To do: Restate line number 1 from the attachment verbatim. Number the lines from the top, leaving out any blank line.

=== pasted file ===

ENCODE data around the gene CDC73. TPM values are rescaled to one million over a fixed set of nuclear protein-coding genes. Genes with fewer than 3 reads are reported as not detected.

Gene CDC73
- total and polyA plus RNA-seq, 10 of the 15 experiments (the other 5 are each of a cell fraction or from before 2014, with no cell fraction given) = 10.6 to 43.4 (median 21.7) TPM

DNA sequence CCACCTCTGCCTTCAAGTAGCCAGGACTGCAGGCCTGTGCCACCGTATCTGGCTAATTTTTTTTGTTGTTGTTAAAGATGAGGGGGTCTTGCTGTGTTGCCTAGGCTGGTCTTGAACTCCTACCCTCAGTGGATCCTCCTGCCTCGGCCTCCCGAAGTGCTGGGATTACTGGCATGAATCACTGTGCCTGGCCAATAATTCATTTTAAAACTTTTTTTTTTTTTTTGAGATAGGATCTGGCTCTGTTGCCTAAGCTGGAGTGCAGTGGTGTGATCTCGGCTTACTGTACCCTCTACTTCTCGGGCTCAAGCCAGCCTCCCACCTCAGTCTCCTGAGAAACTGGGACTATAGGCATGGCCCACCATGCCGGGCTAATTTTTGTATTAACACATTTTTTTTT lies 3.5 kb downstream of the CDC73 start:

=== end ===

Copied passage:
ENCODE data around the gene CDC73. TPM values are rescaled to one million over a fixed set of nuclear protein-coding genes. Genes with fewer than 3 reads are reported as not detected.